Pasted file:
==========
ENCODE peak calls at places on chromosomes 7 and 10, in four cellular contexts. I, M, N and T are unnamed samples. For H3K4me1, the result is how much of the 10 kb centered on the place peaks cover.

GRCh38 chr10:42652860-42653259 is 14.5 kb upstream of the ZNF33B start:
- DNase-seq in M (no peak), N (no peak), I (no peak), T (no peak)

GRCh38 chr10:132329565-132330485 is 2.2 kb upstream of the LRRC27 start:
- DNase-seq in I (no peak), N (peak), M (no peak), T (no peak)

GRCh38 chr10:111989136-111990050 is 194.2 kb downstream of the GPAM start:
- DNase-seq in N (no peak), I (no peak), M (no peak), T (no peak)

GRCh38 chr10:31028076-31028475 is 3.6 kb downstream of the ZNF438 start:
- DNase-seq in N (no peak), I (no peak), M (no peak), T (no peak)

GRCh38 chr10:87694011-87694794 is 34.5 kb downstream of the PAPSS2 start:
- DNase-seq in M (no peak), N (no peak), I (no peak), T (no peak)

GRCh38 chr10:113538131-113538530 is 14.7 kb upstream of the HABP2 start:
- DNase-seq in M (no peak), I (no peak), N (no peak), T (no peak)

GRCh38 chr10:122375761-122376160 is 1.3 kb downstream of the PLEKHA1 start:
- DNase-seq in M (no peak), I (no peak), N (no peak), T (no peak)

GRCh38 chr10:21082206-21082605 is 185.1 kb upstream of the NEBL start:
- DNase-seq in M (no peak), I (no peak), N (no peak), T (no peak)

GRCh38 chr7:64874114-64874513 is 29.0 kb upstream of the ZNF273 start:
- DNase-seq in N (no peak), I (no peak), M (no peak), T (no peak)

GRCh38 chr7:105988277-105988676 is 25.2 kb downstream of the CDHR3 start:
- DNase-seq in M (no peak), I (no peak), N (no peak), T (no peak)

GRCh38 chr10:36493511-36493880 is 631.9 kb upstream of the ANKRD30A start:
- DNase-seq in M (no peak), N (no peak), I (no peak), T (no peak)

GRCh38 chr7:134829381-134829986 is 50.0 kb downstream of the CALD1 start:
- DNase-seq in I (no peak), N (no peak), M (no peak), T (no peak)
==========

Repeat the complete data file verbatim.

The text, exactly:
ENCODE peak calls at places on chromosomes 7 and 10, in four cellular contexts. I, M, N and T are unnamed samples. For H3K4me1, the result is how much of the 10 kb centered on the place peaks cover.

GRCh38 chr10:42652860-42653259 is 14.5 kb upstream of the ZNF33B start:
- DNase-seq in M (no peak), N (no peak), I (no peak), T (no peak)

GRCh38 chr10:132329565-132330485 is 2.2 kb upstream of the LRRC27 start:
- DNase-seq in I (no peak), N (peak), M (no peak), T (no peak)

GRCh38 chr10:111989136-111990050 is 194.2 kb downstream of the GPAM start:
- DNase-seq in N (no peak), I (no peak), M (no peak), T (no peak)

GRCh38 chr10:31028076-31028475 is 3.6 kb downstream of the ZNF438 start:
- DNase-seq in N (no peak), I (no peak), M (no peak), T (no peak)

GRCh38 chr10:87694011-87694794 is 34.5 kb downstream of the PAPSS2 start:
- DNase-seq in M (no peak), N (no peak), I (no peak), T (no peak)

GRCh38 chr10:113538131-113538530 is 14.7 kb upstream of the HABP2 start:
- DNase-seq in M (no peak), I (no peak), N (no peak), T (no peak)

GRCh38 chr10:122375761-122376160 is 1.3 kb downstream of the PLEKHA1 start:
- DNase-seq in M (no peak), I (no peak), N (no peak), T (no peak)

GRCh38 chr10:21082206-21082605 is 185.1 kb upstream of the NEBL start:
- DNase-seq in M (no peak), I (no peak), N (no peak), T (no peak)

GRCh38 chr7:64874114-64874513 is 29.0 kb upstream of the ZNF273 start:
- DNase-seq in N (no peak), I (no peak), M (no peak), T (no peak)

GRCh38 chr7:105988277-105988676 is 25.2 kb downstream of the CDHR3 start:
- DNase-seq in M (no peak), I (no peak), N (no peak), T (no peak)

GRCh38 chr10:36493511-36493880 is 631.9 kb upstream of the ANKRD30A start:
- DNase-seq in M (no peak), N (no peak), I (no peak), T (no peak)

GRCh38 chr7:134829381-134829986 is 50.0 kb downstream of the CALD1 start:
- DNase-seq in I (no peak), N (no peak), M (no peak), T (no peak)